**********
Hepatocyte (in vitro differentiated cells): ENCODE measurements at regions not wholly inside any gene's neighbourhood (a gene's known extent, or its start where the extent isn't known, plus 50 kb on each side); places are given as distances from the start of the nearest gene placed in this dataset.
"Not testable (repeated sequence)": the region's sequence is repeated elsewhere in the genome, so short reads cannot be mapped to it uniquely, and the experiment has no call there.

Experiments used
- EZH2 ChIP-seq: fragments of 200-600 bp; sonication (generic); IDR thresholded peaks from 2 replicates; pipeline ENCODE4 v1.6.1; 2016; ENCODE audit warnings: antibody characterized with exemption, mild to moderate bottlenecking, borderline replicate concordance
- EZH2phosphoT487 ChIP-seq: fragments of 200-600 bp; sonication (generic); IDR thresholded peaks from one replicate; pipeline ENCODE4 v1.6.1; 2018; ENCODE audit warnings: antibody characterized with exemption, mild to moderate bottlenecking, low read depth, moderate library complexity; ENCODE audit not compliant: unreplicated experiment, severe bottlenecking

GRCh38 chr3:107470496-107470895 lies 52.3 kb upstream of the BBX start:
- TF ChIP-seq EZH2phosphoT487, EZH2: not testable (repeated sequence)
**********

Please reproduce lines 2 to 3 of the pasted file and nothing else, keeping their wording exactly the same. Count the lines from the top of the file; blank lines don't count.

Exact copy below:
"Not testable (repeated sequence)": the region's sequence is repeated elsewhere in the genome, so short reads cannot be mapped to it uniquely, and the experiment has no call there.

Experiments used